Leaders in Brussels, Berlin and Paris have called for tighter scrutiny of Chinese acquisitions in Europe, though it is unclear how tough they will be.
At the same time, Europe and the United States have been through a lot together, most notably the Cold War. Both are multiparty democracies with free market economies, unlike China’s one-party autocracy. And European and American historical and cultural ties go back centuries.
Still, a trade war could push Europe closer to China.
Europe’s most immediate preoccupation is to resolve its own trade disputes with Mr. Trump. Cecilia Malmstrom, the European commissioner for trade, is negotiating with Wilbur Ross, the United States commerce secretary, about winning a permanent exemption from tariffs on steel and aluminum imports. A temporary exemption to the tariffs expires May 1.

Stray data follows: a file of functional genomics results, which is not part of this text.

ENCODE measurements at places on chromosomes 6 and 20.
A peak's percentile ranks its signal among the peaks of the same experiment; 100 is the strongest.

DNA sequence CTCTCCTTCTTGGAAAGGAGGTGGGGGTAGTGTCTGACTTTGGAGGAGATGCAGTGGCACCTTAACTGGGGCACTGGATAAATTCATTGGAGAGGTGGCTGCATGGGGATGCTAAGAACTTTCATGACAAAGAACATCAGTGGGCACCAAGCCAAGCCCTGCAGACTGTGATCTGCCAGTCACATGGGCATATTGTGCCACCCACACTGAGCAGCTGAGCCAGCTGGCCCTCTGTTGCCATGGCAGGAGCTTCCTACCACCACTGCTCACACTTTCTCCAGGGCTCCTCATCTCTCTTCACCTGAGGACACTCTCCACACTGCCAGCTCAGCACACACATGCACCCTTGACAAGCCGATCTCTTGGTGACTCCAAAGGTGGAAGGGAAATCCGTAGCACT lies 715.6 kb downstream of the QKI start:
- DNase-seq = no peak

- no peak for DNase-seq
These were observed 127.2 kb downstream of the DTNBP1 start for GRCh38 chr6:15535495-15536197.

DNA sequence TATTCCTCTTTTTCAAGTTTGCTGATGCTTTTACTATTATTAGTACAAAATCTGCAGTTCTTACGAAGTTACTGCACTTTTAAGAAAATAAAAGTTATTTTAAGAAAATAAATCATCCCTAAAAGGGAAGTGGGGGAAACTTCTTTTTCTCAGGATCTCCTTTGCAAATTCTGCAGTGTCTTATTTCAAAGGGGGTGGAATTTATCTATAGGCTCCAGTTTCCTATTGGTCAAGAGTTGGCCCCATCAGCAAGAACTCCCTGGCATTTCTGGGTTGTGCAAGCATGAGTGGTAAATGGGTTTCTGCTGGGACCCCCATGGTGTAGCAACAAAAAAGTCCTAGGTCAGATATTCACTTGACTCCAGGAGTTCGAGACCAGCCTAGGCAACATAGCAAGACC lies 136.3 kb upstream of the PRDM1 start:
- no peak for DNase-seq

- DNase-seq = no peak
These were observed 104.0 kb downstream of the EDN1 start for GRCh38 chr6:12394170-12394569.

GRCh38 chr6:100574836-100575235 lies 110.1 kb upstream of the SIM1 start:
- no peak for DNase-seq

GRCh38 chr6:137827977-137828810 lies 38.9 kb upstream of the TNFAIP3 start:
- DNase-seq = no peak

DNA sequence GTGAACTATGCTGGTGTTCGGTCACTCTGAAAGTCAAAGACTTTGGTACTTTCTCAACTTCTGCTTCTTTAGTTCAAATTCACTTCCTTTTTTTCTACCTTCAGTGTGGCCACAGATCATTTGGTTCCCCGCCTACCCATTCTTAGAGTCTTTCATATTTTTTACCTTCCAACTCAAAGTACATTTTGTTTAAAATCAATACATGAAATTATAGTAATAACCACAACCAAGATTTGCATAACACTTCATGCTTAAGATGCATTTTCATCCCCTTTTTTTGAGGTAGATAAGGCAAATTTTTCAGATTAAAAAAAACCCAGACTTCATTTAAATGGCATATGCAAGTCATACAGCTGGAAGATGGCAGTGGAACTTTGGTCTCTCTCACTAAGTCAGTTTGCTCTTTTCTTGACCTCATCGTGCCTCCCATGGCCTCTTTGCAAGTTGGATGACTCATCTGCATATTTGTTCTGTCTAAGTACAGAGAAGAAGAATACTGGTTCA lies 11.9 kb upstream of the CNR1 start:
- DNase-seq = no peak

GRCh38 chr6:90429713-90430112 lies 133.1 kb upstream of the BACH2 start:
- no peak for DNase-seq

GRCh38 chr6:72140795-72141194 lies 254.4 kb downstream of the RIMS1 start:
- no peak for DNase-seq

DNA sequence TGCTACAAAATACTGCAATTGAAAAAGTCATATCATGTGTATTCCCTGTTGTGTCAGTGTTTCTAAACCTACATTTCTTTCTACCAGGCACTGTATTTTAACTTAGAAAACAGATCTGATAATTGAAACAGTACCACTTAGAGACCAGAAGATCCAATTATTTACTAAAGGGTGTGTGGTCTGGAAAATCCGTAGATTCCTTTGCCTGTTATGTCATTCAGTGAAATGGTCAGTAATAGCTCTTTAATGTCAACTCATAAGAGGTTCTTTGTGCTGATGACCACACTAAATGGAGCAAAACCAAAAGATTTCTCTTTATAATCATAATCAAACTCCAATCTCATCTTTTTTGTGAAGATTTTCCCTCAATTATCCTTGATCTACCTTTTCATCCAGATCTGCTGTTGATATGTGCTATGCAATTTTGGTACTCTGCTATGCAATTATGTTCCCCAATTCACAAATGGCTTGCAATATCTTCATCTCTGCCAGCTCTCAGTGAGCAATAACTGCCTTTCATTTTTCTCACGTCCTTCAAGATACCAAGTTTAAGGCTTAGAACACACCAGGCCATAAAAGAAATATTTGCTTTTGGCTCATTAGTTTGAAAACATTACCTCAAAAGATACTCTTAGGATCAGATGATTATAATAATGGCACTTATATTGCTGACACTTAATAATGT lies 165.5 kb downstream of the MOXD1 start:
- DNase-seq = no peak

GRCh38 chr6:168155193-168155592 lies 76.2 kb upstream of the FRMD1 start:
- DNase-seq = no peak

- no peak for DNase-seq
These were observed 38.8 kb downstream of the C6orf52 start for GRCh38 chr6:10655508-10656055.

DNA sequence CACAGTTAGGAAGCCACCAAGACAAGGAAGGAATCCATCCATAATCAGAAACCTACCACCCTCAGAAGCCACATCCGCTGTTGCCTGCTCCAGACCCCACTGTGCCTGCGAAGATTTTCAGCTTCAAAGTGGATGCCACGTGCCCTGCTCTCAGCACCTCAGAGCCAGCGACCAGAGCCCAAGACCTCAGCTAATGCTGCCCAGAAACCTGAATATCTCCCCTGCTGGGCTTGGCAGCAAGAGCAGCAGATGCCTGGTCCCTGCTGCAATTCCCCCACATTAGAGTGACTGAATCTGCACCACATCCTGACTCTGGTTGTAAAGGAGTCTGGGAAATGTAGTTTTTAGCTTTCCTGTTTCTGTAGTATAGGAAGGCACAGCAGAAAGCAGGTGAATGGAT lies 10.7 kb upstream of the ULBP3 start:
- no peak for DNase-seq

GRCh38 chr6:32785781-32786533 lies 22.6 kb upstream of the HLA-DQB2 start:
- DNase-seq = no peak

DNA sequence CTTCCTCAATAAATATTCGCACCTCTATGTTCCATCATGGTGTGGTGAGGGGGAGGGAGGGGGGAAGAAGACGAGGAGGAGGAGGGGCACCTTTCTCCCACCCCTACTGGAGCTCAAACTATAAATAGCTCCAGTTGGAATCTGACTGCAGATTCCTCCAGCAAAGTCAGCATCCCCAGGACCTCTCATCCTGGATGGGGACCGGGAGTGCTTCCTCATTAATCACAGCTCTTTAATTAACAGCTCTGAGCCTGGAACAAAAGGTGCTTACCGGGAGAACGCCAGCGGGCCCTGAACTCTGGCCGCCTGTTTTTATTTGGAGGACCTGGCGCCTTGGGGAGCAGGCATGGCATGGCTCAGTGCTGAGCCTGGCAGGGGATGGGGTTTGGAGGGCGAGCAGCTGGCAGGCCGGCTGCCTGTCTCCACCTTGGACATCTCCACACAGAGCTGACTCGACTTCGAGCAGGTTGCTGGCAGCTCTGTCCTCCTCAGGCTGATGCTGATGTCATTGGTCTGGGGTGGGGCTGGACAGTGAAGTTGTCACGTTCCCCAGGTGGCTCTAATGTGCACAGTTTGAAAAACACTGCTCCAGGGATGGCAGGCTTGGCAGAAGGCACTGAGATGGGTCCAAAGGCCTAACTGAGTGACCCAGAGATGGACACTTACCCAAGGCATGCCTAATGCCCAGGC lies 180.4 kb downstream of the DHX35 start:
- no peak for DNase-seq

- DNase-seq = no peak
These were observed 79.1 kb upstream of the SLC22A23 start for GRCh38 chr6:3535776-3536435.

Ms. Malmstrom and other European leaders have also made plain their unhappiness with what they see as Mr. Trump’s crusade to undermine the World Trade Organization as the arbiter of trade conflicts. They may see China as a potential ally in efforts to preserve the W.T.O., of which China is also a member.
“The E.U. believes that measures should always be taken within the World Trade Organization framework which provides numerous tools to effectively deal with trade differences,” a representative for the European Commission said in a statement.
For the moment, there is little Europe can do but hope that Mr. Trump’s bluster is just a tactic to win concessions from China, and that no trade war will break out. There are few other good options.
Mr. Sapir of Bruegel argues that, longer term, Europe should push for reforms of the trade body to respond to American criticism that the organization is too slow moving, and has failed to curb unfair competition by China. Mr. Trump is unlikely to take much interest in fixing the global trade regime rather than ignoring it, Mr. Sapir said, but it’s still worth a try.
“That is the only structural solution,” Mr. Sapir said. “Otherwise, we will always be caught in between.”